He was quick with a quip or a putdown, and when he got excited or indignant — which was often — his voice became high-pitched. He dismissed his critics as “wackos,” feuded with Donald Trump (“piggy”) and fellow former Mayor Rudolph Giuliani (“nasty man”), lambasted the Rev. Jesse Jackson, and once reduced the head of the City Council to tears.
“You punch me, I punch back,” Koch once observed. “I do not believe it’s good for one’s self-respect to be a punching bag.”
Or, as he put it in “Mayor,” his best-selling autobiography: “I’m not the type to get ulcers. I give them.”
Koch’s favorite moment as mayor, fittingly, involved yelling. During a transit strike that brought the subways and buses to a halt in 1980, he strode down to the Brooklyn Bridge to boost the spirits of commuters who had to walk to work.
“I began to yell, ‘Walk over the bridge! Walk over the bridge! We’re not going to let these bastards bring us to our knees!’ And people began to applaud,” he recalled.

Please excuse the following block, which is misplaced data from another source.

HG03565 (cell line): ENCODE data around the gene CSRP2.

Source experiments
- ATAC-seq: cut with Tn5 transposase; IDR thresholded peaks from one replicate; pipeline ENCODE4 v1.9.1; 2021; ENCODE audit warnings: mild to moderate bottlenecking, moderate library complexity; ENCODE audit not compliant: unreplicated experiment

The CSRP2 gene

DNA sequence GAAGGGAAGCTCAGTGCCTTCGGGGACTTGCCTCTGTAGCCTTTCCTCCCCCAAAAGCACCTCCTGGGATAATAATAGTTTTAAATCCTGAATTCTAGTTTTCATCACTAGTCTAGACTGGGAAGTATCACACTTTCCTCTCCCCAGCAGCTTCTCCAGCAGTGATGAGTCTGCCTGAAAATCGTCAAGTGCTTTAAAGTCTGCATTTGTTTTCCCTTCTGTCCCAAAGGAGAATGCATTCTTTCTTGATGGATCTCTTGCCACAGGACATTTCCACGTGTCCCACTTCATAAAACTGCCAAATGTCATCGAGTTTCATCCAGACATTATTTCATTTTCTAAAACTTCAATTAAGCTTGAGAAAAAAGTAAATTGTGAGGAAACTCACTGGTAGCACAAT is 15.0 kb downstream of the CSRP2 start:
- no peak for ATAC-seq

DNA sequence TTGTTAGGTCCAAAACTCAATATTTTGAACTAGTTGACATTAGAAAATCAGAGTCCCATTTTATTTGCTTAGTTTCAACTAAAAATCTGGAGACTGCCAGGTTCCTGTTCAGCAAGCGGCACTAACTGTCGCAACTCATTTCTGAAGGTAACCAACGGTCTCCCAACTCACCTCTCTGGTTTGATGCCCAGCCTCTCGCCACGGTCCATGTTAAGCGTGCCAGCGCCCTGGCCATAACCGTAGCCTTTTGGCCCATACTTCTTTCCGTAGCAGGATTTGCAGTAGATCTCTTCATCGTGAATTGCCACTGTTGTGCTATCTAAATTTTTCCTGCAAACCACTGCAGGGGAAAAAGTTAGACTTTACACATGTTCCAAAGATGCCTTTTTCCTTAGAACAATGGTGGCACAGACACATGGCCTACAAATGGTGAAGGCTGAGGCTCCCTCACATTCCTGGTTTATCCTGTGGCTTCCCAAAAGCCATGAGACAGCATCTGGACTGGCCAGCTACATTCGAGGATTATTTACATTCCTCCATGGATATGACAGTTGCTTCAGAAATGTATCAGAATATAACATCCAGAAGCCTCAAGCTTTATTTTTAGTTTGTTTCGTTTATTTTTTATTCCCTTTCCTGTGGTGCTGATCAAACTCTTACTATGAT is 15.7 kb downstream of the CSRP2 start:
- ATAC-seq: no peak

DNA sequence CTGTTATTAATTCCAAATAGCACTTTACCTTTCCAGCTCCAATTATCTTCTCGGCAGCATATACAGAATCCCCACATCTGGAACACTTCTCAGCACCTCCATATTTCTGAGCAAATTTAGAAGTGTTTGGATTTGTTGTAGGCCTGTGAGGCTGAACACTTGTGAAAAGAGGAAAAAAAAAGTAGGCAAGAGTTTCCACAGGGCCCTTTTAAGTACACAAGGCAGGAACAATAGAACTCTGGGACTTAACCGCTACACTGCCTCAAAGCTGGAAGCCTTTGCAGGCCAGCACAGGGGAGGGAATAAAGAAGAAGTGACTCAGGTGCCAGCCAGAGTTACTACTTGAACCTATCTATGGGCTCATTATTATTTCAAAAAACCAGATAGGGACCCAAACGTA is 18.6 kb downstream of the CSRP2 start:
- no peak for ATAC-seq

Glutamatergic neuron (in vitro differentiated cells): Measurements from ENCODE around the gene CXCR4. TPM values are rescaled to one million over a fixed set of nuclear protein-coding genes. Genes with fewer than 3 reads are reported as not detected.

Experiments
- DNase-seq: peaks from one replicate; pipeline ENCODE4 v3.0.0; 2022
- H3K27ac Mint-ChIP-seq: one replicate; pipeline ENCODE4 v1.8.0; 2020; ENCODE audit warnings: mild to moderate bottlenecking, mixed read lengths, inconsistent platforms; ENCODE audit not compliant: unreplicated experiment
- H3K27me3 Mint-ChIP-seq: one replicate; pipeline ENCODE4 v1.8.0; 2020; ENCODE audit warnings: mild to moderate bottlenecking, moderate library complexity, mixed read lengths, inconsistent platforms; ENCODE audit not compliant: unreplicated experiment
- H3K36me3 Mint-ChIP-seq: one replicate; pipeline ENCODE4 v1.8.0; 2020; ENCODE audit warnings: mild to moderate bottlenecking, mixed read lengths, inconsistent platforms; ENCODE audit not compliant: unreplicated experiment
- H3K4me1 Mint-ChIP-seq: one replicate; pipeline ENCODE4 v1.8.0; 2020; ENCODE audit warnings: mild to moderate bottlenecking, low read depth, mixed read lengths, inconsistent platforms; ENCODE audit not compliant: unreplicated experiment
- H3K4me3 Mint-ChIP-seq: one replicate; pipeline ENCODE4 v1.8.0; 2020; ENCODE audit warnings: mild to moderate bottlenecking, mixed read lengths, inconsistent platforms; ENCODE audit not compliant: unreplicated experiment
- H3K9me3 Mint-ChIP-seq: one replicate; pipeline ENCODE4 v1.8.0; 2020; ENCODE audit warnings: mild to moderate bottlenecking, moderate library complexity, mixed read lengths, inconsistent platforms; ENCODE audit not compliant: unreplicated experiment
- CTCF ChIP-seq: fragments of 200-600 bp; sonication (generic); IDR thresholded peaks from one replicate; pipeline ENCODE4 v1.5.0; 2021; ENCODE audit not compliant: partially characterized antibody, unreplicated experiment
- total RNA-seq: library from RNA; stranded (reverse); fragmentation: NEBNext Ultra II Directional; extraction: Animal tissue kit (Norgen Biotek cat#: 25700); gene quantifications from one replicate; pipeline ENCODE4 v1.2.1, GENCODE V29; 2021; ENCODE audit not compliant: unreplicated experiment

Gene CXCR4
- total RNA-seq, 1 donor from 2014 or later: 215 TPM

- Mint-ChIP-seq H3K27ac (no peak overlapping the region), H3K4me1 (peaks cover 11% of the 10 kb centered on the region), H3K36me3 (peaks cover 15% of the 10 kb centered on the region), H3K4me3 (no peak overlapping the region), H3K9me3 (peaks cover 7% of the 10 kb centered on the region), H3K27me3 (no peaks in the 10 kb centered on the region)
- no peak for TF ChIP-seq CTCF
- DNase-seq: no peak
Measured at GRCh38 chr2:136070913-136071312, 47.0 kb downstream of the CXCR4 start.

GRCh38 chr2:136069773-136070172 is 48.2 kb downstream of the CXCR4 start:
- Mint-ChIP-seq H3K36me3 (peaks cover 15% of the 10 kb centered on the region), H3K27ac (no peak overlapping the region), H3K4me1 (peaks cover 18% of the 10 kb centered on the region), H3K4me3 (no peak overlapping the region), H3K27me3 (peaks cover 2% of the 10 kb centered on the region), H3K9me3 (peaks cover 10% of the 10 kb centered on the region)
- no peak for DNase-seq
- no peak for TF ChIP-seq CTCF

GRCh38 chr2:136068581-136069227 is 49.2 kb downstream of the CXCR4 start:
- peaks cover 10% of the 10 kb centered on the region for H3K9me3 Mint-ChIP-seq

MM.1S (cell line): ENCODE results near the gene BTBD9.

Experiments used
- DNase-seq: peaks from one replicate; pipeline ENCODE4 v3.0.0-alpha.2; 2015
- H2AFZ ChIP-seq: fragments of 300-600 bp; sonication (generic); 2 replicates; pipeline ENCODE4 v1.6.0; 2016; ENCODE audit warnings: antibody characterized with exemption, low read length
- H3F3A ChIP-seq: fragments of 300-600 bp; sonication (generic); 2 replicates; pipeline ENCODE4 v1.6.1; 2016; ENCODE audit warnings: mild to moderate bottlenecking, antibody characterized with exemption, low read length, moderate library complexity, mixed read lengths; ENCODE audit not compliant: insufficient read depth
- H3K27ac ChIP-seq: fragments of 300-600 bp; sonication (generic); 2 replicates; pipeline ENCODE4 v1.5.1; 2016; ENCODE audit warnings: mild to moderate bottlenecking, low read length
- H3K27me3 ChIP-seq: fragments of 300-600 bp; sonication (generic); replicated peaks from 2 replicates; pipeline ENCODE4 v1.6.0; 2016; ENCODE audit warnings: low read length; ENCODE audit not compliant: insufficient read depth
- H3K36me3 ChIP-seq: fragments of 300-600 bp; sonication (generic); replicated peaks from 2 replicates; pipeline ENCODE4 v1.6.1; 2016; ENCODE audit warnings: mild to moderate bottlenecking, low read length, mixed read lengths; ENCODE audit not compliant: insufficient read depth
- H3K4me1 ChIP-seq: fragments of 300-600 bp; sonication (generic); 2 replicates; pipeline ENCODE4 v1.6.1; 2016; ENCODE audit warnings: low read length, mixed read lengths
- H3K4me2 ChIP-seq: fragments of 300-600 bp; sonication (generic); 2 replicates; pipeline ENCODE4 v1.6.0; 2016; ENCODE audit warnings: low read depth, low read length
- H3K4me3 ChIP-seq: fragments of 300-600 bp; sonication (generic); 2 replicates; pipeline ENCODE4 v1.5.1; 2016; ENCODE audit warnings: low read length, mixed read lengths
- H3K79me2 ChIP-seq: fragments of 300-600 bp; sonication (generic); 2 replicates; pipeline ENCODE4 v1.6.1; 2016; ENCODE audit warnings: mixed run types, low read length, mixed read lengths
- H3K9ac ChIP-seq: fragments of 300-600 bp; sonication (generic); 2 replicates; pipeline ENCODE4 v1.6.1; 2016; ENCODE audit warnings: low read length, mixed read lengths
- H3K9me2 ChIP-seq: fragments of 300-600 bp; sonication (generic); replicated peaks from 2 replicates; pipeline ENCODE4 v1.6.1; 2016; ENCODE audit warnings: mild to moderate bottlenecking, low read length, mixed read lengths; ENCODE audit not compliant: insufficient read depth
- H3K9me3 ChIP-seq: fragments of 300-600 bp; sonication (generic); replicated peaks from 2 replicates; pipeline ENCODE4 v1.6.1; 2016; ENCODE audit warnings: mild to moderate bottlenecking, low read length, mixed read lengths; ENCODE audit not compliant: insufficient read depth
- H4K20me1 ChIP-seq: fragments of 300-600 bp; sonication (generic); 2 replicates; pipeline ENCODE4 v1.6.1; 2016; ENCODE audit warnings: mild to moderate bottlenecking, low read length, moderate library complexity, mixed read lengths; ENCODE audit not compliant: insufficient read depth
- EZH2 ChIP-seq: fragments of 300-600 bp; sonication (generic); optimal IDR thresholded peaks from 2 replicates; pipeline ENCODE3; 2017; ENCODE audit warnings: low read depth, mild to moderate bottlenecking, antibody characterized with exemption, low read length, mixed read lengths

New Yorkers eventually tired of Koch.
Homelessness and AIDS soared in the 1980s, and critics charged that City Hall’s response was too little, too late. Koch’s latter years in office were also marked by scandals involving those around him and rising racial tension. In 1989, he lost a bid for a fourth term to David Dinkins, who became the city’s first black mayor.
Yesterday, Dinkins called Koch “a feisty guy who would tell you what he thinks.”
“Ed was a guy to whom I could turn if I wanted a straight answer,” he told Fox 5 News.
Mayor Michael Bloomberg saluted Koch as “a civic savior for our city in desperate times,” saying “the whole city was crumbling” when Koch was elected.